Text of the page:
South Korea Prime Minister Chung Resigns in Bid For Presidency
(Bloomberg) -- South Korea’s prime minister resigned his post to prepare for a run in next year’s presidential race, facing a battle to win voters upset over runaway real estate prices and lacking confidence in government-proposed fixes.
Prime Minister Chung Sye-kyun, who has served in the post under President Moon Jae-in since January 2020, said Friday he was stepping down. The move puts him on a track to be a candidate in Moon’s progressive Democratic Party to replace the president when his single, five-year term ends in about a year.
“As the prime minister of the Moon Jae-in administration, I tried my best to realize the spirit of inclusiveness and fairness,” Chung said. “But we still have long way to go.”
Chung has a challenging task of embracing progressive policies that appeal to the base and attract voters disenchanted with Moon, whose support rate hit a record low 30% in a weekly tracking poll released Friday by Gallup Korea. There are two other likely contenders for the party race -- Lee Nak-yon, another former prime minister, and Lee Jae-myung, the governor of the country’s most populous province -- and none has emerged as a clear front-runner.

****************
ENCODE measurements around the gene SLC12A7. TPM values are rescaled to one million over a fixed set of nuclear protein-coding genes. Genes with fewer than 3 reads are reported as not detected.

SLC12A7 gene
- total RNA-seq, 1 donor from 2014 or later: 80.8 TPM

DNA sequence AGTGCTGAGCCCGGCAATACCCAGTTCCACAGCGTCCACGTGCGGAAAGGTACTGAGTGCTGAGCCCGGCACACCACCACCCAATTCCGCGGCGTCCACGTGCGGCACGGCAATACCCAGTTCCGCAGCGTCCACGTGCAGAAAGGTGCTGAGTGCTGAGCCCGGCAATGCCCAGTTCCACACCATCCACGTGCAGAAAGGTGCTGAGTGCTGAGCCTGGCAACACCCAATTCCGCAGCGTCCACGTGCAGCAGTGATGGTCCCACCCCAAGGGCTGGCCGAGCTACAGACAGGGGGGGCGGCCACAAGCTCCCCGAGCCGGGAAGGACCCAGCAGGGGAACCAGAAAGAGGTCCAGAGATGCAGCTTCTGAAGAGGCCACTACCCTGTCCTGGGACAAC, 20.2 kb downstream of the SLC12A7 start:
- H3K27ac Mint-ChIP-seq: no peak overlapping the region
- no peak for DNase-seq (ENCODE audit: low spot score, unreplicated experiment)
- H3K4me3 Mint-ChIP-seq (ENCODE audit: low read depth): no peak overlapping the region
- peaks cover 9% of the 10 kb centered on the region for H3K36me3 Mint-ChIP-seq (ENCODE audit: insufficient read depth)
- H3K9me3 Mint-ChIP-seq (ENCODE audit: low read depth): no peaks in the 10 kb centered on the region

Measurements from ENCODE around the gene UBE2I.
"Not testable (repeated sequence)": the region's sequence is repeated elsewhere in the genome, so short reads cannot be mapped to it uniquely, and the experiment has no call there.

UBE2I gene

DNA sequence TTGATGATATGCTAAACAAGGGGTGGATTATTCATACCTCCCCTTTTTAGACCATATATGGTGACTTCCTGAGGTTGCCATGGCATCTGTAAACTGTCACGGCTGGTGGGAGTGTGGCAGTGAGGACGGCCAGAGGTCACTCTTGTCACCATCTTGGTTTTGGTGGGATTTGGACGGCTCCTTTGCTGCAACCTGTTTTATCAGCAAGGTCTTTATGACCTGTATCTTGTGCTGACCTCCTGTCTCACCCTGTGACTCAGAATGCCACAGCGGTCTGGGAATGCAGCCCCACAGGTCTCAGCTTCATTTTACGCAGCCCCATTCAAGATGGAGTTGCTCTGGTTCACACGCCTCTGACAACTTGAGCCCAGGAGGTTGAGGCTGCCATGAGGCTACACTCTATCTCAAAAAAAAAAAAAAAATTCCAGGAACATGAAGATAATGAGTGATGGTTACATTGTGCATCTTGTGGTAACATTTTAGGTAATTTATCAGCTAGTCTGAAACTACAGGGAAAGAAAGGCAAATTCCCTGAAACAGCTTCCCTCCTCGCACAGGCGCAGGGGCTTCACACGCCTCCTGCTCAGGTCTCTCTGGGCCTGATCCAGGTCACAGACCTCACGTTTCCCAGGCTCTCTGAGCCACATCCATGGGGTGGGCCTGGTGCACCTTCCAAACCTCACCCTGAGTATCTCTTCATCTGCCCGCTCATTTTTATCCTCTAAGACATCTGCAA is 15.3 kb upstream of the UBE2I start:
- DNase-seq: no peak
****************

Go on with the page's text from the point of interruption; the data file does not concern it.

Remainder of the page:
Last week, Moon’s party was handed its worst defeat in five years in mayoral elections in South Korea’s two biggest cities of Seoul and Busan. It was a worrisome sign for his progressive camp ahead of the presidential election in 11 months, and a boost for conservatives looking to take back the top office.
Surveys show many in the public feel Moon hasn’t done enough to erase income inequality gaps that rank among the highest in the developed world. Apartment prices in Seoul have doubled in the last five years, while salaries have been unable to keep pace, leaving housing in the capital out of reach for many people and some of it in the hands of a speculative few.
Chung has helped guide South Korea’s policy to fight the coronavirus pandemic, including its lauded coronavirus containment strategy and social distancing measures.
Moon nominated former interior minister Kim Boo-kyum as his new prime minister, according to the presidential office. Moon also replaced five other ministers.
Chung is considered a moderate in economic and diplomatic policies within Moon’s progressive bloc. During an interview with Bloomberg in February, Chung warned that a universal basic income was “impossible” to implement, drawing a sharp contrast with other populist contenders for the presidency.
Born in 1950, the year the Korean War broke out, Chung grew up in poverty, and worked for a major company before joining the political ranks.
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